Sadly, I rarely hear anyone ask these questions, let alone answer them. Where does all the money from these professional association conferences go? Certainly a little goes to travel scholarships (but the amount is actually quite small). Much of the money goes on running costs for the bureaucratic systems that these professional associations have established for themselves. And fundamentally, is there any link between the cost of attending a conference and the quality of presentations, discussions and critique? I doubt it.

I will finish on a note of whimsy, dreamt up over post-conference drinks. Rather than constantly run our conference on a shoe-string budget and worry if we can cover the keynote speakers’ airfares, we should do things differently. So, for next year’s conference, I propose that we switch from a topic linked to critical approaches to peace. Instead it will be called “War, Oppression and Weapons Systems – A Celebration”. We will charge £1,000 per delegate just for attending. We will seek sponsorship from arms manufacturers. It will be organized by an events company who will offer us ‘the gold package’ or the ‘premium plus’ package. The events company will be staffed by lots of young things called “Poppy” and “Jaz”. They will whizz around with two iPhones glued to each ear and address everyone as “darling”. The attendees, all with fat expense accounts, will be from the governments and militaries of a string of dodgy countries that are mired in suppressing minorities and keeping the ruling elite in power. The keynote speeches will be enthusiastic advertisements for weapons systems and delegates will get a conference pack full of goodies like a personal drone and a torture starter-kit.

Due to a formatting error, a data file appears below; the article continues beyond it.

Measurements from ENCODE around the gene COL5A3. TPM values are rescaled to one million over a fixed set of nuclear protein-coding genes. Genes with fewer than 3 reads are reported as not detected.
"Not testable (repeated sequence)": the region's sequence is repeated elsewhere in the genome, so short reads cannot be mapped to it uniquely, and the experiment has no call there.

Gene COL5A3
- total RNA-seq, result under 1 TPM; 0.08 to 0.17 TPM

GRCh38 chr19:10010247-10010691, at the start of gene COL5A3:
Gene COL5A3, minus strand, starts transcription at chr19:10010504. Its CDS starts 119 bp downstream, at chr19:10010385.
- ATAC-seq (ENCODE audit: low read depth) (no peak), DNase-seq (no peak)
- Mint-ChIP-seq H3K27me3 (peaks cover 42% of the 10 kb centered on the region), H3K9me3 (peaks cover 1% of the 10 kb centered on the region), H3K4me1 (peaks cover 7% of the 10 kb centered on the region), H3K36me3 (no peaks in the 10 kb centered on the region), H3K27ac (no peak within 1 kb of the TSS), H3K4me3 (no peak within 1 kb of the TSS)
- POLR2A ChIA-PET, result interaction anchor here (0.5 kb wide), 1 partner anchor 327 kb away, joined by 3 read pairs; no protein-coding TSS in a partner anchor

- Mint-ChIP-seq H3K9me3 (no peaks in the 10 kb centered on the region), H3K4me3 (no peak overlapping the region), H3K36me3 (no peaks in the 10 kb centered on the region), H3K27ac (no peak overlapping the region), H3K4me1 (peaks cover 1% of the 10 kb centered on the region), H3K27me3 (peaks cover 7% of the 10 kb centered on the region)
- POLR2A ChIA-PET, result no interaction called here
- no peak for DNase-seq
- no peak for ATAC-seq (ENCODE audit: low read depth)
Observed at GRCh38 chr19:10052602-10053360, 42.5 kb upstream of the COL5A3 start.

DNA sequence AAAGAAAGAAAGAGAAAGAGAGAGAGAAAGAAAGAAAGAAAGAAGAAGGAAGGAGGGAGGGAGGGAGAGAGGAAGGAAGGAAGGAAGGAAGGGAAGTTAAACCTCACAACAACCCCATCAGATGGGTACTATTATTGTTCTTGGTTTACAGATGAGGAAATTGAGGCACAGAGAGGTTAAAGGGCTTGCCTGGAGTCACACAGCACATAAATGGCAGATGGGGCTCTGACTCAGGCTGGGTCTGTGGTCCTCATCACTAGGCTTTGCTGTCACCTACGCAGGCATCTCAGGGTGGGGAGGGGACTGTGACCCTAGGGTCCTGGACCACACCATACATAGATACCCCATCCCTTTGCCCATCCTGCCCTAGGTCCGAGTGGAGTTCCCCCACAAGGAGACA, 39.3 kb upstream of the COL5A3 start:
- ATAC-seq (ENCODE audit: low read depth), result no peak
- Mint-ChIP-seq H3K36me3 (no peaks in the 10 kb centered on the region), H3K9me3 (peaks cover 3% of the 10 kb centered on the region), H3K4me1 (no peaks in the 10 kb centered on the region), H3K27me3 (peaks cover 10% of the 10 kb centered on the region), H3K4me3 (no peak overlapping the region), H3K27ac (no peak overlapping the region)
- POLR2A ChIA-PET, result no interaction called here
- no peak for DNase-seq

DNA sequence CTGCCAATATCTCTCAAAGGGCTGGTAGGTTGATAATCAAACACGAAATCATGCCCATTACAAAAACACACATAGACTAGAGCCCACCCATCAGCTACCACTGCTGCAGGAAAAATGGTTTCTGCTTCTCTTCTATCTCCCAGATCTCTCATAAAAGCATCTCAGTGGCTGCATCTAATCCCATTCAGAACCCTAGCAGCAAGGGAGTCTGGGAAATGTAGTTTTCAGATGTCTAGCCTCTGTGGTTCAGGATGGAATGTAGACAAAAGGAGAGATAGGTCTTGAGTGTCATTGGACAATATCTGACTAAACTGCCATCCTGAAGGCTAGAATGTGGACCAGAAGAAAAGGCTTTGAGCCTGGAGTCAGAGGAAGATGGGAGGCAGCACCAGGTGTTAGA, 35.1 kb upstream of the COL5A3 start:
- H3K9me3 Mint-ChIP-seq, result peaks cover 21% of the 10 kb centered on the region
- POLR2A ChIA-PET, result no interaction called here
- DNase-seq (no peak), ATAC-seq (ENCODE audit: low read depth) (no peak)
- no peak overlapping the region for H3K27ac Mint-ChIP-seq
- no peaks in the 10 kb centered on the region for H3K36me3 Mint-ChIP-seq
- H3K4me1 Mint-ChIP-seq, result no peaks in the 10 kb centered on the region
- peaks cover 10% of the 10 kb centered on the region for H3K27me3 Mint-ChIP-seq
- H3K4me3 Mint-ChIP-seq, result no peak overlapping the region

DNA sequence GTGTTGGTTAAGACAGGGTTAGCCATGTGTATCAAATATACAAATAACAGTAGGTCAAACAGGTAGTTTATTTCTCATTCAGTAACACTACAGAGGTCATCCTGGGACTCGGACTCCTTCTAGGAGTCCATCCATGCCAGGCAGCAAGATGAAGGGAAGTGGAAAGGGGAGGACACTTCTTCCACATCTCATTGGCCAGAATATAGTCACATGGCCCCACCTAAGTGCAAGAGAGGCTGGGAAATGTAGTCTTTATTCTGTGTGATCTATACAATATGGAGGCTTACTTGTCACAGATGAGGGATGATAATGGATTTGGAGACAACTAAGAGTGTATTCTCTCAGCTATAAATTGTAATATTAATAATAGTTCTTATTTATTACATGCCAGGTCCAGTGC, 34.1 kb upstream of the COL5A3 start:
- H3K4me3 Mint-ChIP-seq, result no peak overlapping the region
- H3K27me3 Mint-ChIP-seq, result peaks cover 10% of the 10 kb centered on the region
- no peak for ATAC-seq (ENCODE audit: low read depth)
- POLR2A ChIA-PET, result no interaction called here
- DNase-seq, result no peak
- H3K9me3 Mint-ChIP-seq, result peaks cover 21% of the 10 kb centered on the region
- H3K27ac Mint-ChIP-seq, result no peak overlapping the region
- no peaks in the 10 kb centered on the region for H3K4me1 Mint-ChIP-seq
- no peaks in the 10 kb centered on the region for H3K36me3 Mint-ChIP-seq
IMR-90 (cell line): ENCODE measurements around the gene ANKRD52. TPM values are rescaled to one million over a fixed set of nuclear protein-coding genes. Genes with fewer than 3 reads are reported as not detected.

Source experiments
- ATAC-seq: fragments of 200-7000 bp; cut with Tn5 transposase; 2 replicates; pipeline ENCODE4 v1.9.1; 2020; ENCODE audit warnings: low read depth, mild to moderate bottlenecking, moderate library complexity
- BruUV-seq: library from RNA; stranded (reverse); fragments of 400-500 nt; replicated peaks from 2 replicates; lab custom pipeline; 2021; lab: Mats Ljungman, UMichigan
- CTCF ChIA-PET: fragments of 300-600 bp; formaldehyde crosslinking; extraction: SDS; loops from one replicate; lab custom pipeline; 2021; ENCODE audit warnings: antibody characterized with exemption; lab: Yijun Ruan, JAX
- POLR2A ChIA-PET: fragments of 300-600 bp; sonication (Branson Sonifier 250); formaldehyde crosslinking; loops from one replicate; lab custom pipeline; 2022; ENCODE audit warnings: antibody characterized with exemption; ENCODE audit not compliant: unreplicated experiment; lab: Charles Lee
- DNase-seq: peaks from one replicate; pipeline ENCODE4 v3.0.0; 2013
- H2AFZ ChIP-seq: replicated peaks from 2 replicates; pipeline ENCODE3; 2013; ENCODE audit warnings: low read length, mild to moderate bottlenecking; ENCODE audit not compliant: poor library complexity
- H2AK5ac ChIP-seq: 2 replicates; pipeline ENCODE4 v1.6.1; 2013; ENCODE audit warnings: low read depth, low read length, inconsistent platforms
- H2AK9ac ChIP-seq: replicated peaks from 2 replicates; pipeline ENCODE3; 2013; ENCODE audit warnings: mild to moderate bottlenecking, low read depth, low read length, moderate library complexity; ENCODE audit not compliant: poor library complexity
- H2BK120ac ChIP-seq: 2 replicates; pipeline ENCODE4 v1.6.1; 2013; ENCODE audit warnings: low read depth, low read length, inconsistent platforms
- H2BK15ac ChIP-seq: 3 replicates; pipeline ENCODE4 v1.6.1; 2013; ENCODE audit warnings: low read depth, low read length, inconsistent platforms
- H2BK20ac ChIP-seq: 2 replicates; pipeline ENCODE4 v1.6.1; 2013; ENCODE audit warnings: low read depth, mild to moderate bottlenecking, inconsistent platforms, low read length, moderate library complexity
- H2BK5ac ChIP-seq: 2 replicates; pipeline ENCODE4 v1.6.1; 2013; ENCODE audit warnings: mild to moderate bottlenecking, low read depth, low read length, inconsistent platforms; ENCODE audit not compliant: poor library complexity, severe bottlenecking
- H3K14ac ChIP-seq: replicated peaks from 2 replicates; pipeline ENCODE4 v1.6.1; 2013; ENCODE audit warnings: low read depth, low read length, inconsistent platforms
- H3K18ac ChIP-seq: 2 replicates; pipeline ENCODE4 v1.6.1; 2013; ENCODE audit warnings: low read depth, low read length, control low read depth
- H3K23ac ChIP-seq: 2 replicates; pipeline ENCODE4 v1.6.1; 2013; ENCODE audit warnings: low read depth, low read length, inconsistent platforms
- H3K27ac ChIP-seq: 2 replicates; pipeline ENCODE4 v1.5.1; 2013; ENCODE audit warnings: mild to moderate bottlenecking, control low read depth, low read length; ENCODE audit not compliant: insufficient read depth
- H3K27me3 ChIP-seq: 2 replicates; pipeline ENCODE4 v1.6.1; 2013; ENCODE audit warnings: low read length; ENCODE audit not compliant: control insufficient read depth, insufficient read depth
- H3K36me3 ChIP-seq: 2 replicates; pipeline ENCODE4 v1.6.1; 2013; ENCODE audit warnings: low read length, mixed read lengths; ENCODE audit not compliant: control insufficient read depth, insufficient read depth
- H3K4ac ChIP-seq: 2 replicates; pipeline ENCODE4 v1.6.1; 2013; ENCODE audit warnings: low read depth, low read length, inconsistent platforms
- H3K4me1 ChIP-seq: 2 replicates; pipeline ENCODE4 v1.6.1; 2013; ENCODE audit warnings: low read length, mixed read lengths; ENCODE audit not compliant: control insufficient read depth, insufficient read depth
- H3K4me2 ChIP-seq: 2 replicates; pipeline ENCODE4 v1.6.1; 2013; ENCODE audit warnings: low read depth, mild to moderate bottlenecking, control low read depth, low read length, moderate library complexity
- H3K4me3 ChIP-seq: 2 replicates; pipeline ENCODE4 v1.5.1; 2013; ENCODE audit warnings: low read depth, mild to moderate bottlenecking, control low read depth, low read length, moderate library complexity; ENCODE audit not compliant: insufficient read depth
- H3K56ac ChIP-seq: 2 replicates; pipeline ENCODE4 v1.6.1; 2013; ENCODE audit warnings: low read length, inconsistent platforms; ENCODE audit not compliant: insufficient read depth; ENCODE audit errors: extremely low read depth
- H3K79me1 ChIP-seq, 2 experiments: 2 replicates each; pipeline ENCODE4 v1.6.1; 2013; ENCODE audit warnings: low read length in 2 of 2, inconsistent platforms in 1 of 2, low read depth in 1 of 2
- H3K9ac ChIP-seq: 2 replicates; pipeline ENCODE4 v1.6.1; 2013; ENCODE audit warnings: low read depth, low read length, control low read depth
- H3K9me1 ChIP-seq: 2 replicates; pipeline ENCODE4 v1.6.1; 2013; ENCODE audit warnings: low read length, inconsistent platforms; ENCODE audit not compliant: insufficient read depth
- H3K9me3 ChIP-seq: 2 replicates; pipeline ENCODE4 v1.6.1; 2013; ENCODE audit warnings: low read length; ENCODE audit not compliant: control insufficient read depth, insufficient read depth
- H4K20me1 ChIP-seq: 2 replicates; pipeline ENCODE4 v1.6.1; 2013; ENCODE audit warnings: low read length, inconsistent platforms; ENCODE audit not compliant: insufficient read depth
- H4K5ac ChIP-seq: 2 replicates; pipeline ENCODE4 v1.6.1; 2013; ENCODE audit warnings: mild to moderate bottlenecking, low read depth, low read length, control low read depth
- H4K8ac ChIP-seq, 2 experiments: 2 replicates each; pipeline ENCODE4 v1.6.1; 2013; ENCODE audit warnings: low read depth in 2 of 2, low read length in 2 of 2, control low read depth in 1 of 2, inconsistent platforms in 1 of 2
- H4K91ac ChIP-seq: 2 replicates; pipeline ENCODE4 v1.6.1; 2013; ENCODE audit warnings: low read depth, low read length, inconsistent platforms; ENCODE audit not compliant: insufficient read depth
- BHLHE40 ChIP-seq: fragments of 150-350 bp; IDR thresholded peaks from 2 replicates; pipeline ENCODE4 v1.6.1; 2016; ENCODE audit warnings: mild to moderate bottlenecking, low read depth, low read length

WE. WOULD. MAKE. A. FORTUNE.

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Letter by me in the Financial Times

1 Sep